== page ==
The New Yorker man previously filed a multi-billion dollar case against Facebook Inc and Mark Zuckerberg. Paul Ceglia was a pellet salesman from Wellsville, New York who was charged by the United States Postal Inspection Service and federal prosecutors with mail and wire fraud following an investigation of a fabricated evidence discovered. Ceglia initially claimed that he entered into a deal with Zuckerberg way back 2003.
The accusations against Zuckerberg by Ceglia became an instant hit prior to Facebook becoming public during May of this year. The origins of the largest networking site in the world had been the focus of other accusations including another legal battle filed by Zuckerberg’s classmates in Harvard University documented in the Hollywood movie “The Social Network”.
Ceglia filed a case against Zuckerberg and its social network company in 2010 following his claim that he entered into an agreement with Zuckerberg in 2003 giving him a stake in Facebook. Zuckerberg had worked at Ceglia’s company, StreetFax.com, while attending Harvard University.
Last March of this year, lawyers of Facebook revealed that the claims of Ceglia were false by showing emails sent by Zuckerberg to him. The emails noted that forensic experts found that Ceglia fabricated fake emails by typing text into a Microsoft Word document first before claiming that they were emails sent to him by Zuckerberg.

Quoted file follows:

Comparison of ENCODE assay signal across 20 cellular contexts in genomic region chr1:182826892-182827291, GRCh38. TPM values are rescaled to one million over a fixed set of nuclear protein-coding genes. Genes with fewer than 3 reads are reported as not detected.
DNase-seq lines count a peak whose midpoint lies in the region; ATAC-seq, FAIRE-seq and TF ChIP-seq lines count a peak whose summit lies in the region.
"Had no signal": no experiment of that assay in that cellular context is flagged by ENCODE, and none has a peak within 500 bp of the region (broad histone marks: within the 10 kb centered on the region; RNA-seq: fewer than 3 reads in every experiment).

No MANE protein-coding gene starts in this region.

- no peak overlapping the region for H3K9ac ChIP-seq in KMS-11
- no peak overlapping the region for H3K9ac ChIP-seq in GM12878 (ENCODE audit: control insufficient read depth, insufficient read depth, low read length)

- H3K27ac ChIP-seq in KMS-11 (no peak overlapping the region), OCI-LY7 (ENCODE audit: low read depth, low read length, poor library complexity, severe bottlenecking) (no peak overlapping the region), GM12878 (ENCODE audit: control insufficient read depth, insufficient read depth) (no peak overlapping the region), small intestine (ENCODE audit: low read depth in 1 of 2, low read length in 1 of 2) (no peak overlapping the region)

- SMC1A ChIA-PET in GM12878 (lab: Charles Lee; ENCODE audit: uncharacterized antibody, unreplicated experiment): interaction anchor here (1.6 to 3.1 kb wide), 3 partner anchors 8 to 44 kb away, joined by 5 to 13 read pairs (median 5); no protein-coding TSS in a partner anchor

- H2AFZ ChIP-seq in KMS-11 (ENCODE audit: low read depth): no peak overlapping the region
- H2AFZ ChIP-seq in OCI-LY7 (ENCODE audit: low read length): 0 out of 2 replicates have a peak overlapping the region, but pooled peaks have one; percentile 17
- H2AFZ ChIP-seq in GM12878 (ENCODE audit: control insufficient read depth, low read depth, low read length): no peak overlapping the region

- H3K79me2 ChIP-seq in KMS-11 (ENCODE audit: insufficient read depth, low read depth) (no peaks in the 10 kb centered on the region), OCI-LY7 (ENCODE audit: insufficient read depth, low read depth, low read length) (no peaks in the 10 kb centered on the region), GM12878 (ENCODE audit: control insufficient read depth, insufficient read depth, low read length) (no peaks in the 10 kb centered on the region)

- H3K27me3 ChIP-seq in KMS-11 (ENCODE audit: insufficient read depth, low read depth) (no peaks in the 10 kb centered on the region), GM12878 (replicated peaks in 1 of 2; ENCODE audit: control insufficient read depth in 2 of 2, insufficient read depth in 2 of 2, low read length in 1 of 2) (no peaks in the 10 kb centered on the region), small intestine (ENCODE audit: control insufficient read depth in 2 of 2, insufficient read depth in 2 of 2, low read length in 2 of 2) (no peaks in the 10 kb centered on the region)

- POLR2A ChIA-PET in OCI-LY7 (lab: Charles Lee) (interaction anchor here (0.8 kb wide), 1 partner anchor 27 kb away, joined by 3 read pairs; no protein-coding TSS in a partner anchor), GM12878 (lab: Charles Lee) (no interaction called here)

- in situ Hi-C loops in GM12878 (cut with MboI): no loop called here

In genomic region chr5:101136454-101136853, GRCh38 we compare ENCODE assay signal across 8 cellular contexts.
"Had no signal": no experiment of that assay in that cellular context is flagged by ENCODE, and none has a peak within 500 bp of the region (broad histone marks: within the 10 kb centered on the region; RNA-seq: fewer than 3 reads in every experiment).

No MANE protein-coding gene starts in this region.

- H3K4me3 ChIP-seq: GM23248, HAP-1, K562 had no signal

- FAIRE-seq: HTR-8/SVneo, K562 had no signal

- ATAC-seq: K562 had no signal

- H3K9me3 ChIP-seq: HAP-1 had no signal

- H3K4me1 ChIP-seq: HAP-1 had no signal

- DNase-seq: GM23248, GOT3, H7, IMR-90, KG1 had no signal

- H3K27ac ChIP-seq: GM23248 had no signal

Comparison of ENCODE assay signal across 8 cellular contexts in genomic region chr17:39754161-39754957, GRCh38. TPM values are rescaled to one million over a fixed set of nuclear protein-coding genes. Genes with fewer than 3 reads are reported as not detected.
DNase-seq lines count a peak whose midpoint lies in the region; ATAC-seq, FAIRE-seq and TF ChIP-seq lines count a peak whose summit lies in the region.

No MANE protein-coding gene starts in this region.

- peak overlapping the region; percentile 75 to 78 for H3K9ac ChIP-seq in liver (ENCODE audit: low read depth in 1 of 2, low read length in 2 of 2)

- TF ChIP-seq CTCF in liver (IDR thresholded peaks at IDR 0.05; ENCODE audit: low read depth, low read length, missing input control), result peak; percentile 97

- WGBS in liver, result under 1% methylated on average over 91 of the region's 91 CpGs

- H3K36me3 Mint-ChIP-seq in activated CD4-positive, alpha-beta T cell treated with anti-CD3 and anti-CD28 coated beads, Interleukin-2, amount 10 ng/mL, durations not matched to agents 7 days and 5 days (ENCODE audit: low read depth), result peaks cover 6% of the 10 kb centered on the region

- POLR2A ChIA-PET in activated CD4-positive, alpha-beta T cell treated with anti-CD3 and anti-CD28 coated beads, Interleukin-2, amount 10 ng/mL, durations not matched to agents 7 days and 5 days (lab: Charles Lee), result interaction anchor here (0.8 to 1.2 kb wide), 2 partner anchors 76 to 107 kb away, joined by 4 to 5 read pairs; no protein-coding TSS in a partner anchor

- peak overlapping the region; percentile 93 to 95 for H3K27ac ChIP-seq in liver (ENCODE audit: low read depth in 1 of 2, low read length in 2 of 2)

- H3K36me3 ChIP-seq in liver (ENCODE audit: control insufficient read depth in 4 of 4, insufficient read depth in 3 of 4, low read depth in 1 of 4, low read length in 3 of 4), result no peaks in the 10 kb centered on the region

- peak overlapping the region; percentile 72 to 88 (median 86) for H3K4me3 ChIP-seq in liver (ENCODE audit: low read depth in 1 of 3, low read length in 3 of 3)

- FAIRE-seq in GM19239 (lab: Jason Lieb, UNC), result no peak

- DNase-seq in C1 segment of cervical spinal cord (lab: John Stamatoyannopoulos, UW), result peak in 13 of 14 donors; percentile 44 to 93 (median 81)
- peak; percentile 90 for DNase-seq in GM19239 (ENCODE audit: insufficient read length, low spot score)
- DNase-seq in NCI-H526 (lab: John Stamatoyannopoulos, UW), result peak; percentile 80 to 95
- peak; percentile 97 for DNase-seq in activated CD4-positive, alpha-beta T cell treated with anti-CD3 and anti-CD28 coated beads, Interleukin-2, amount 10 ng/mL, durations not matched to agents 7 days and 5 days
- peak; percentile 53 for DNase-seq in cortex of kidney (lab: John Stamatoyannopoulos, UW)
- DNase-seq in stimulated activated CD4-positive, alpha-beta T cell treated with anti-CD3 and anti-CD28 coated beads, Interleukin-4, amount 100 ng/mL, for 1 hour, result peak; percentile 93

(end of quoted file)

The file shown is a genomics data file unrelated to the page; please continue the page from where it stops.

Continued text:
Ceglia was asking for monetary damages as per the case.
“Dressing up a fraud as a lawsuit does not immunize you from prosecution,” U.S. Attorney Preet Bharara said in a statement.
Ceglia’s party did not comment on the issue as of yet.
Facebook lawyer of Gibson Dunn, Orin Snyder said: “Ceglia used the federal court system to perpetuate his fraud and will now be held accountable for his criminal scheme.”
The lawsuit of Ceglia filed in Buffalo, New York claimed that Zuckerberg shared his plans about Facebook while he was working for his company. Ceglia demanded part ownership of Facebook in exchange for a $1,000 investment he granted to Zuckerberg at the time.
Although not officially documented, he said that he had a deal with Zuckerberg as evidenced by email exchanges between them proving his claim.
Zuckerberg denied that allegations by saying that his idea for Facebook was not even invented until December of 2003. He submitted his own emails to prove his own defense.
Ceglia tapped several law firms including DLA Piper and Milberg, which eventually withdrew from the case after working for some time with him.
Ceglia was arrested on Friday morning. He appeared in a Buffalo federal court in the afternoon and a judge ordered a $21,000 bail until Monday noon so he will be given a change to appeal it.
Each of the charges filed against him will carry a maximum imprisonment of 20 years.
Postal Inspection Service investigators in-charged of probe arrested him after he returned from a trip abroad, according to a source familiar with the matter.
Last Friday’s hearing ordered Ceglia and his family to surrender their travel documents.
On the same day, a separate case in Massachusetts was made against Citigroup Inc for releasing financial information of Facebook before the networking giant went public. Citigroup was fined $2 million for the said case.